U.S. would have stronger ground to challenge China's "Nine-Dashed Line" and push for multilateral solutions as a party to UNCLOS
China claims as their “historical waters” more than three-fourths of the South China Sea, delineated by the so-called nine–dash line, pictured below.
These claims are generally considered outrageous by everyone except the Chinese, who have kept the justification for them (and the nature of the claims themselves) ambiguous. The Obama administration has done an admirable job of standing with other Southeast Asian countries trying to resist China’s pressure in these territorial disputes. The administration has called for a multilateral process based on the rule of law, rather than the bilateral approach Beijing prefers.
But the U.S. position would be much stronger if the United States could simply say that, “The U.N. Law of the Sea Convention should govern this dispute.” As Secretary of State Hillary Clinton explained in her recent testimony before the Senate Foreign Relations Committee:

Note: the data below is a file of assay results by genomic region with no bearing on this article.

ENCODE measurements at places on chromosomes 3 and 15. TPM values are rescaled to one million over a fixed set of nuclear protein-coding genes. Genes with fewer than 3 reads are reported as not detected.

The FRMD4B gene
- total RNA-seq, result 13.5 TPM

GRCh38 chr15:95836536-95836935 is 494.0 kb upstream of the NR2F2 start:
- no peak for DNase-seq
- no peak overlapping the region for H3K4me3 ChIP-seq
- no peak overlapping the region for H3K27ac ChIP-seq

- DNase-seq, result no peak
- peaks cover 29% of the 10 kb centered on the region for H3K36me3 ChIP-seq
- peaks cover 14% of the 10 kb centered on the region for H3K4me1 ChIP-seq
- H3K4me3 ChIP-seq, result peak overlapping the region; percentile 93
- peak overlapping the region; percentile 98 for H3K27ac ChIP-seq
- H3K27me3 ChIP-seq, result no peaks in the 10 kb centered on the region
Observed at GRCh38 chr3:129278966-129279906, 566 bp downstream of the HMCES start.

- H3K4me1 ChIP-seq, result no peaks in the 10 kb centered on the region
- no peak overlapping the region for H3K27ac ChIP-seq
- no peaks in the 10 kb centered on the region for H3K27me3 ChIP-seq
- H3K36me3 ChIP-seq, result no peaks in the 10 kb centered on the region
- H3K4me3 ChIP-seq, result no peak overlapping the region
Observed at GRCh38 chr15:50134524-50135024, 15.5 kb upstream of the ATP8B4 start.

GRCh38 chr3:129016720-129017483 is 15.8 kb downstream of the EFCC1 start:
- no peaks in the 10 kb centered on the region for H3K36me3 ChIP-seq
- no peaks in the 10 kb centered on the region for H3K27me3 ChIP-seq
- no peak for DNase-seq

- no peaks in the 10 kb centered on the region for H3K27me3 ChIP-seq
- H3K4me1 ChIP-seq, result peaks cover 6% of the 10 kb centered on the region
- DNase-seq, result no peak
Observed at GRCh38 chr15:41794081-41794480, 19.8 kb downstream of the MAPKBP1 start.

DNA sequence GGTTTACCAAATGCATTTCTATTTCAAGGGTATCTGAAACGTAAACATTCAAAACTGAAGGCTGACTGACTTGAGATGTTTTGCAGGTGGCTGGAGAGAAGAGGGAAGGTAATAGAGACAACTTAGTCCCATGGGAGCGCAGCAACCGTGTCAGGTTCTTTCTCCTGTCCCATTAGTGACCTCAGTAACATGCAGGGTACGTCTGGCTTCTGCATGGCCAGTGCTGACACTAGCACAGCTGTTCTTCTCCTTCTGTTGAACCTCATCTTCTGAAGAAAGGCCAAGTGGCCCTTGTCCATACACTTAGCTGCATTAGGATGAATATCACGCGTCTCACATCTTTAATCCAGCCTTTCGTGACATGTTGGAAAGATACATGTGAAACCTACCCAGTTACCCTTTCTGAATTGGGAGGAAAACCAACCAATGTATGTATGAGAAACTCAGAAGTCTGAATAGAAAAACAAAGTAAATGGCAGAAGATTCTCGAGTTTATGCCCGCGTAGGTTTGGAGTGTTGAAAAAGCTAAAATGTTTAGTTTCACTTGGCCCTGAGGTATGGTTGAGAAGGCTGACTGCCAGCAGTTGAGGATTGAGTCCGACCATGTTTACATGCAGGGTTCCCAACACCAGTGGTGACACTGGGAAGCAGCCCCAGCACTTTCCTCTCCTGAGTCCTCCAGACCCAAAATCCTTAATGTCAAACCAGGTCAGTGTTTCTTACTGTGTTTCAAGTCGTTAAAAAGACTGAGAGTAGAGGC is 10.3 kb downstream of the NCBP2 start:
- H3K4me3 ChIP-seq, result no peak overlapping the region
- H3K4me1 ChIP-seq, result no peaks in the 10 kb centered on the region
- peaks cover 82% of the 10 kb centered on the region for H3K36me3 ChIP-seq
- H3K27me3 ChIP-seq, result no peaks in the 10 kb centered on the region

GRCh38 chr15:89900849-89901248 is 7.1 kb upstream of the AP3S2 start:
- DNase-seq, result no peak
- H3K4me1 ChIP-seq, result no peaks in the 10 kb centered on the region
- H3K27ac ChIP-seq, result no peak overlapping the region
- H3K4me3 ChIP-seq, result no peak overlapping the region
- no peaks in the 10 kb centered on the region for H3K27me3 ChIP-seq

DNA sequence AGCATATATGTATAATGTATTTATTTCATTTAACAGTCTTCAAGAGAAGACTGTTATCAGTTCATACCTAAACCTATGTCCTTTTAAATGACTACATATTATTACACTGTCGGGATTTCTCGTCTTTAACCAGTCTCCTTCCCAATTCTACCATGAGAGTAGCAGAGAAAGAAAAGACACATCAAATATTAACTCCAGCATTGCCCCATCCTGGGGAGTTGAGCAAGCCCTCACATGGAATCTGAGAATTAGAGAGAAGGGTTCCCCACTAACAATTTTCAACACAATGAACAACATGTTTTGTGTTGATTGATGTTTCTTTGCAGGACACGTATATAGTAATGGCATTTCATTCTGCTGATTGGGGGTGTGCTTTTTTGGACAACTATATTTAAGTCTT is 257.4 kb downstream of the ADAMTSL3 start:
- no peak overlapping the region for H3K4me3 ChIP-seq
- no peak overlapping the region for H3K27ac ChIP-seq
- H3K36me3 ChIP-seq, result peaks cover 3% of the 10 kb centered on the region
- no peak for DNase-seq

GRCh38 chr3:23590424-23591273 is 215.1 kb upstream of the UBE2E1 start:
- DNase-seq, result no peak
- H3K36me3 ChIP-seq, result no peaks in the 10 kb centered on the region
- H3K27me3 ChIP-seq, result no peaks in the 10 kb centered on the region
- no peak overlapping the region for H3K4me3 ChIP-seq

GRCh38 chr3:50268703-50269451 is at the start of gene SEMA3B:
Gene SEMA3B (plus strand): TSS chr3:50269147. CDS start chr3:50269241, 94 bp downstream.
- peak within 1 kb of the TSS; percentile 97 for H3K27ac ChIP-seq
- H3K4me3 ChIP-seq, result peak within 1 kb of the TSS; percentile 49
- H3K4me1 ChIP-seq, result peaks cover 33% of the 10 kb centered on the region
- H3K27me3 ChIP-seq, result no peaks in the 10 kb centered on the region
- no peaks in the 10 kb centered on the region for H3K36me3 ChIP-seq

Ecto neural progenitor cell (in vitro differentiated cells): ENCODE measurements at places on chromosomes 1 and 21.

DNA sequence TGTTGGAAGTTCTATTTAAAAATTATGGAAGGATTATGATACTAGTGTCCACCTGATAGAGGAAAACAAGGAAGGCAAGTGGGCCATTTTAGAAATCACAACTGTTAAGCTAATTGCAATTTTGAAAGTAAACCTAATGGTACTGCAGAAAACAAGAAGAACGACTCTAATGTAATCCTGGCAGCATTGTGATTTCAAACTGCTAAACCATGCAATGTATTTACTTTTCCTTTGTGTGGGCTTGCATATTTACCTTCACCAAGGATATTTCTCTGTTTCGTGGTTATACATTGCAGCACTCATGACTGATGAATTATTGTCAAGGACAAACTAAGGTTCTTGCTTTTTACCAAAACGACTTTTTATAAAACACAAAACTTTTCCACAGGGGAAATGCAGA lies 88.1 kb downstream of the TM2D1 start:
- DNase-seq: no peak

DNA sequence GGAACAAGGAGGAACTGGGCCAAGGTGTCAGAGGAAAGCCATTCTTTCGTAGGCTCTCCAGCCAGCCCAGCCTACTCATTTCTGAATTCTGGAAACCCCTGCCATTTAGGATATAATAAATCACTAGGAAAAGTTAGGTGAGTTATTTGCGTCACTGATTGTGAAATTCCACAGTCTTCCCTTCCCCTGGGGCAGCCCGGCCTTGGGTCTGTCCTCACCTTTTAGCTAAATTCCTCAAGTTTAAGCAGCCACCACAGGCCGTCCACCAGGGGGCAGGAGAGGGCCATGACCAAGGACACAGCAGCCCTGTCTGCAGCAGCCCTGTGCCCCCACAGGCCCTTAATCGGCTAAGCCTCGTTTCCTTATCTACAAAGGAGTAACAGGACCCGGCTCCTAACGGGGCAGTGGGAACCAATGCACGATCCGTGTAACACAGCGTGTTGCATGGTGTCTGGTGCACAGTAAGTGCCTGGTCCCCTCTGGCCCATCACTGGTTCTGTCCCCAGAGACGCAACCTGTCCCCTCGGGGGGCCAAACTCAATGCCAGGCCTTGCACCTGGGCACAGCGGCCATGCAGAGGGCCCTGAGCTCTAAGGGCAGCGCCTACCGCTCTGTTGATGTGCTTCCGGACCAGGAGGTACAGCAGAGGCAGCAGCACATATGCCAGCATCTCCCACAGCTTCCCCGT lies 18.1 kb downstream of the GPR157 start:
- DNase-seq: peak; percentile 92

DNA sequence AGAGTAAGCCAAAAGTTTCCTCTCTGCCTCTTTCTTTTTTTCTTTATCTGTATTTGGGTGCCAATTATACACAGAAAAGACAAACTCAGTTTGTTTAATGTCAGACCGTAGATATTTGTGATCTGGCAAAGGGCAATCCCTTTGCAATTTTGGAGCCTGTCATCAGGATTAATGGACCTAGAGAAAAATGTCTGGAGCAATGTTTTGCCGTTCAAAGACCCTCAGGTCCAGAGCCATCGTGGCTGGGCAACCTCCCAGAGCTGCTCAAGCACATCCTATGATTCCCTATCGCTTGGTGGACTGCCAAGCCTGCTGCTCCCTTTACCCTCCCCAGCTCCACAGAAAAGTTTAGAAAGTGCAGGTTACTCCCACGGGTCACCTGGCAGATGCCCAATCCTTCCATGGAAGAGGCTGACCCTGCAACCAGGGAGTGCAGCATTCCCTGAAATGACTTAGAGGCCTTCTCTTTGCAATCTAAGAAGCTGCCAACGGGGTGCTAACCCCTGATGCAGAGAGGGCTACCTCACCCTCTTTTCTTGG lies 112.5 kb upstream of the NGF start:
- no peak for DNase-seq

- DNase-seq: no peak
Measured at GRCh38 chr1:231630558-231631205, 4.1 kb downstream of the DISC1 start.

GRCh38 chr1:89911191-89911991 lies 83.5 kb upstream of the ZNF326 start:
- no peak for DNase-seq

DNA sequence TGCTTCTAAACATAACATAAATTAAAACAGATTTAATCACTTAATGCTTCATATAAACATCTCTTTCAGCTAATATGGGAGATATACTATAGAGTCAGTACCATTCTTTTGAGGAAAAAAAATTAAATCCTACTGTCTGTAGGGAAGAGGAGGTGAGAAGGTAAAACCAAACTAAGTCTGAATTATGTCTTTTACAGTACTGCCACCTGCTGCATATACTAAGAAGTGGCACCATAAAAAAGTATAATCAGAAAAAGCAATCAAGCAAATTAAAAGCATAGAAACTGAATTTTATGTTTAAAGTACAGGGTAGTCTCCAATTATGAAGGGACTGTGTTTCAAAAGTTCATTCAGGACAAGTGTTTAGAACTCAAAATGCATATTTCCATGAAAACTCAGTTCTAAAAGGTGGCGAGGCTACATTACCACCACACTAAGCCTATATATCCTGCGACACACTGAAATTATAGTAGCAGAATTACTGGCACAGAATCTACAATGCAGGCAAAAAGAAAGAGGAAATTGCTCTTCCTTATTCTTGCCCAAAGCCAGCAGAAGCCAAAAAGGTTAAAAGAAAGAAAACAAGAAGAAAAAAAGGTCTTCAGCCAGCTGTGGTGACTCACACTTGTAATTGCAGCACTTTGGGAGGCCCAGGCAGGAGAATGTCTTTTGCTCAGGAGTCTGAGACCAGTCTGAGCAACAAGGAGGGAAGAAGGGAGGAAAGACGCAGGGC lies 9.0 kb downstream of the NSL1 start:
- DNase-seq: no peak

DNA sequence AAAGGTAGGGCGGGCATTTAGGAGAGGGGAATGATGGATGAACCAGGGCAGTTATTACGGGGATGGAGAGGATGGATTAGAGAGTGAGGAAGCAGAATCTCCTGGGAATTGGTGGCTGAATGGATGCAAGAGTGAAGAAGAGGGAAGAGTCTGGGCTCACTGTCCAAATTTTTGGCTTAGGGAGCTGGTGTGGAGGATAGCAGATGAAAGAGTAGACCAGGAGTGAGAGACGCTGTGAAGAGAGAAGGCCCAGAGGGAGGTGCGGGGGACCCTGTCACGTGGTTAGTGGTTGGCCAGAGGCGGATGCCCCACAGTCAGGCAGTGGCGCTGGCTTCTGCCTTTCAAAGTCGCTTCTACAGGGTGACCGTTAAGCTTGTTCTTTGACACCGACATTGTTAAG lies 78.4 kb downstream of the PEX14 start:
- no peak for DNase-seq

I’m sure you have followed the claims countries are making in the South China Sea. Although we do not have territory there, we have vital interests, particularly freedom of navigation. And I can report from the diplomatic trenches that as a party to the convention, we would have greater credibility in invoking the convention’s rules and a greater ability to enforce them.
The Chinese get a lot of mileage in conversations with Southeast Asian nations from the United States not being a party to the convention. (“How can the Americans tell us that Law of Sea Convention applies when they haven’t even ratified it?”) That’s why Secretary Clinton was joined by five Republican predecessors, who penned an op-ed in the Wall Street Journal this past month asking for Senate ratification.